Put-spreads now attractive for wary investors, says Macro Risk Advisors
Implied volatility levels for out of the money put options have not fallen as sharply as those for at the money puts during recent weeks, and this has made protective hedging trades such as short-dated put spreads attractive for those investors who believe “markets cannot go up forever”, according to Macro Risk Advisors.
The US-based firm specializing in risk analysis and volatility trading spoke before Thursday, when worse-than-expected German and French economic data sparked fears of a double-dip Eurozone recession, suggesting investors who believe markets cannot rise indefinitely may be proven right – and soon.
Dean Curnutt (pictured), Macro Risk Advisors’ CEO, said: “We think at the moment investors should consider buying short-dated put spreads.”
He pointed to a recent “collapse” in the Vix index of expected near term S&P 500 volatility, and falls in the related at-the-money volatility SPY with a 138 strike price one or two months out, compared to the relatively milder falls in out-of-the-money volatility puts with strike at 133.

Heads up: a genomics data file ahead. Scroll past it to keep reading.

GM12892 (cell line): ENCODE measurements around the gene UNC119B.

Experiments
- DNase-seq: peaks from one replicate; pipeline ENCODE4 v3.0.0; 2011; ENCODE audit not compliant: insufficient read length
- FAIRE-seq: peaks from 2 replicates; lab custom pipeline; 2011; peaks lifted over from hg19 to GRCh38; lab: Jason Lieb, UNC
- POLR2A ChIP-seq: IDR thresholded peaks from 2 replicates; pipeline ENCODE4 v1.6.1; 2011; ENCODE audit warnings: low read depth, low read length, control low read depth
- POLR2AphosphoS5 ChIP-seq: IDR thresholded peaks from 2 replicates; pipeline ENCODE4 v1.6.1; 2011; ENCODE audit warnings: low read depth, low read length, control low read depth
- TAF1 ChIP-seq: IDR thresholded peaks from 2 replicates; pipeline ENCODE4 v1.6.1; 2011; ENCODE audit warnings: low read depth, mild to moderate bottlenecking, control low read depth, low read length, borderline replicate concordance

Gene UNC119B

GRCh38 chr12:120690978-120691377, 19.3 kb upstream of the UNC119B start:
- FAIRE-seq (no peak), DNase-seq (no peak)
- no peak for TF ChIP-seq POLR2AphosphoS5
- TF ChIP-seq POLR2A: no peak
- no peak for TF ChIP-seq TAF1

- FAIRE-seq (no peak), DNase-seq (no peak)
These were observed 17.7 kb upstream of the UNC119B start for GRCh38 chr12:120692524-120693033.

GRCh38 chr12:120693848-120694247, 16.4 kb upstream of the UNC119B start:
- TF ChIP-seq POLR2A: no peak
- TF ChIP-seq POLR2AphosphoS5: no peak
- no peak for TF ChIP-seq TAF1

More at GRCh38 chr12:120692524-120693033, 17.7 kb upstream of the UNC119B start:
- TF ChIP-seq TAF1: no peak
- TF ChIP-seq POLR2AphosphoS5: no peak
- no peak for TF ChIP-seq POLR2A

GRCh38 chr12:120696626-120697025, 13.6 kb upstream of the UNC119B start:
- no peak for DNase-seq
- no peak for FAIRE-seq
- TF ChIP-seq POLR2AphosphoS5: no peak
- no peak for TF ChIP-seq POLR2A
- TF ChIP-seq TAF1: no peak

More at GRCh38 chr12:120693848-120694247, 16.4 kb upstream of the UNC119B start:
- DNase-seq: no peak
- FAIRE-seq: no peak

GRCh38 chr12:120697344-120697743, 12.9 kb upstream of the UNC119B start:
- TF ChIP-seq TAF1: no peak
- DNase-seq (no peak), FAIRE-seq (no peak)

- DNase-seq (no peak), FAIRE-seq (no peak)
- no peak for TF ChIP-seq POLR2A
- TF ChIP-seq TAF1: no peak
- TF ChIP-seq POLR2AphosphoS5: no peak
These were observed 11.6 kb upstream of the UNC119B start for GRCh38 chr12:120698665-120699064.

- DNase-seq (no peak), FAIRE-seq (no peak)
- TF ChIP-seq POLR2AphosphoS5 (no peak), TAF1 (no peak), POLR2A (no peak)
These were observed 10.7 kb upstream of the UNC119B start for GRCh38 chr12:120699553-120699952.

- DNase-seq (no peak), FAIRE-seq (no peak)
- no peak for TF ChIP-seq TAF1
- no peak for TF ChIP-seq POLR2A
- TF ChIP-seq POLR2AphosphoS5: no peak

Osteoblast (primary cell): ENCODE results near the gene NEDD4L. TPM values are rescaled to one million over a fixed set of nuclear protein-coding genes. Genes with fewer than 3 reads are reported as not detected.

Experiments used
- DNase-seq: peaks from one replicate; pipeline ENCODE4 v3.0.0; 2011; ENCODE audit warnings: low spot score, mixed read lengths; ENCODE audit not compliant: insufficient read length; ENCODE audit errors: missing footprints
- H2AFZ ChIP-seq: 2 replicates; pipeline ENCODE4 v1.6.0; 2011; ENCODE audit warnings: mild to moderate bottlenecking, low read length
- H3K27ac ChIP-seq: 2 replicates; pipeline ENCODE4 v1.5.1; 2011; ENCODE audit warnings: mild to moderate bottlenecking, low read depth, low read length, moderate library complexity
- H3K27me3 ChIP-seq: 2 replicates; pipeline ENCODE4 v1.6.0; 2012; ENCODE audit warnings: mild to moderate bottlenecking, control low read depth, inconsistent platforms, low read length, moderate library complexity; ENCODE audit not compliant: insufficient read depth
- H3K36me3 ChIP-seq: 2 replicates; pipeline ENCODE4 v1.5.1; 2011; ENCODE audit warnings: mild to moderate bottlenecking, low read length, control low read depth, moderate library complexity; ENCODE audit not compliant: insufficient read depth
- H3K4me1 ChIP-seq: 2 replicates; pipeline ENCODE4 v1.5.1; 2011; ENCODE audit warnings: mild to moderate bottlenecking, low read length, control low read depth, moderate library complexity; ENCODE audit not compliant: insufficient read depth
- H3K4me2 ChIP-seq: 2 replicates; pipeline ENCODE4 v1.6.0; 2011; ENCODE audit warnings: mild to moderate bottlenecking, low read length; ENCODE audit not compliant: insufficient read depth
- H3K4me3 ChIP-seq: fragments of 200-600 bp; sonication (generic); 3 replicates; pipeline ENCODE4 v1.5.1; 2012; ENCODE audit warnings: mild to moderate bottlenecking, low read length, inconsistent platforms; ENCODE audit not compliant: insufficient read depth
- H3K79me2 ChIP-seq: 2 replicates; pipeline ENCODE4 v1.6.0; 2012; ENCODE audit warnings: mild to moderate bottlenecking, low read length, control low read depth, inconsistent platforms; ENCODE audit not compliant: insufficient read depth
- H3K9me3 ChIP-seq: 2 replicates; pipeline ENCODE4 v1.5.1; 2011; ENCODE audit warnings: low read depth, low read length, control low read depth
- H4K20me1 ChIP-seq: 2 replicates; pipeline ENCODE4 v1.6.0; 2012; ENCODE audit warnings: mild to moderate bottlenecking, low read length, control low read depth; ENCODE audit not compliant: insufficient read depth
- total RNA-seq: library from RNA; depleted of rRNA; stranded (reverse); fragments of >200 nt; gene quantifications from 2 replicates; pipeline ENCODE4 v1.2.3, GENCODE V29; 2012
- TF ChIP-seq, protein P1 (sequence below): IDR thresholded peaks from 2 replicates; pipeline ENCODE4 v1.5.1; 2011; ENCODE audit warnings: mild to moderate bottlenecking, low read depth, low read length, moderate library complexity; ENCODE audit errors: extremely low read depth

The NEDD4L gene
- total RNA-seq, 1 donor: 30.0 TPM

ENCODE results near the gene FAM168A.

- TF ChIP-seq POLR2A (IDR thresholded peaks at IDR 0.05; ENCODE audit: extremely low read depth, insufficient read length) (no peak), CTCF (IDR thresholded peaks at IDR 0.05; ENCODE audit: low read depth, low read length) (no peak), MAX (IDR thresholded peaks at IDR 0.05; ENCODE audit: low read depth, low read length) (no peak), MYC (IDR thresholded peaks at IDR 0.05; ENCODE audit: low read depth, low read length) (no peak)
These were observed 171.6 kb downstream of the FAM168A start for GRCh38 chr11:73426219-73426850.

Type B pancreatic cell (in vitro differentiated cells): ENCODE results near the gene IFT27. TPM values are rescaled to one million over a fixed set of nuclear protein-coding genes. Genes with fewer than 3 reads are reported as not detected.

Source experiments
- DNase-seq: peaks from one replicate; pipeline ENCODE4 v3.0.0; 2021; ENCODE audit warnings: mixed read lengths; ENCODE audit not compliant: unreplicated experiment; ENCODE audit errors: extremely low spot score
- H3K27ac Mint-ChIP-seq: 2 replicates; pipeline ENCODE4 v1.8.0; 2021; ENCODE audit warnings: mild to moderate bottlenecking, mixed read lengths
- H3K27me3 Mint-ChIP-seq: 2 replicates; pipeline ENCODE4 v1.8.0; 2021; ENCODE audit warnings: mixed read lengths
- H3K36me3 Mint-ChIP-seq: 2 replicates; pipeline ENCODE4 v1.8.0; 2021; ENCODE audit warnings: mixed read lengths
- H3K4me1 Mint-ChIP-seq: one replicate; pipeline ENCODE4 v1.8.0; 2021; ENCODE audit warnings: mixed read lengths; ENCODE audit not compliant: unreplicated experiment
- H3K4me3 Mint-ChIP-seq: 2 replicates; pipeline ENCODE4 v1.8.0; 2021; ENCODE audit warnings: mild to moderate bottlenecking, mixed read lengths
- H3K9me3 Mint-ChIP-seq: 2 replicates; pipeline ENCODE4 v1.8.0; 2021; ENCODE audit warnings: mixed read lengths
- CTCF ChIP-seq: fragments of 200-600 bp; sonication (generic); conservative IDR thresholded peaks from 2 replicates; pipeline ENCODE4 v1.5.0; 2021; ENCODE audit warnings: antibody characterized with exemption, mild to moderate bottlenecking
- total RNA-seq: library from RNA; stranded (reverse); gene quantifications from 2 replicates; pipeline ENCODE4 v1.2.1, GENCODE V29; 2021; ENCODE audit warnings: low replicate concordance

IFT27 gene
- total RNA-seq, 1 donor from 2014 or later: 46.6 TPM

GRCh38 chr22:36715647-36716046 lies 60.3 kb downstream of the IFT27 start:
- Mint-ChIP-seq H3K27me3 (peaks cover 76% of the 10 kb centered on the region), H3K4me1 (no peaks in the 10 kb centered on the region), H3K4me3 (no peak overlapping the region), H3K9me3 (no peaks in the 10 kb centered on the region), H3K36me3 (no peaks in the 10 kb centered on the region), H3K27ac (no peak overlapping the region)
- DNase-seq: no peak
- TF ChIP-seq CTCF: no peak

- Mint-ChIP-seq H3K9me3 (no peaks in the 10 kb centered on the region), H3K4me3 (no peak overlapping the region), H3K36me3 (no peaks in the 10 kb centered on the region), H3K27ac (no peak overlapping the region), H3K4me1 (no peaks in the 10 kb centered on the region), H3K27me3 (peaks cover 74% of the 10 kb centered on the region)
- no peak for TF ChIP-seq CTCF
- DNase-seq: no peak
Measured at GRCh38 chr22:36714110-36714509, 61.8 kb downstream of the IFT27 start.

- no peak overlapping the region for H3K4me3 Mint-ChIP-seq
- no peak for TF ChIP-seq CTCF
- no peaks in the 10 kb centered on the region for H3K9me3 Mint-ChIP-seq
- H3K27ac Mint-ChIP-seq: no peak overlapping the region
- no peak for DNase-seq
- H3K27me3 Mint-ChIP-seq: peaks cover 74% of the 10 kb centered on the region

Put-spreads involve buying at the money put options, while simultaneously selling out of the money put options, which Curnutt said currently gives holders “a nice configuration of volatility.
“As an insurance policy, the payoff of a put spread is capped and if there is an unforeseen negative event to the market, it will only provide so much protection. But we believe we are in a market right now where the volatility level is going to remain reasonably low.”
Those investors who bought mono-directional hedges based on volatility back in times when they expected markets to fall and volatility to jump sharply, have paid a high cost to hold (‘carry’) those hedging positions without much return, as markets have behaved far better than the surrounding macro environment might have suggested at time of purchase.
“The economics of hedges had become really unfavourable in the latter part of the past two months, with a significant gap between the Vix – and the actual level of volatility in the market. This gap puts downward pressure on option prices.”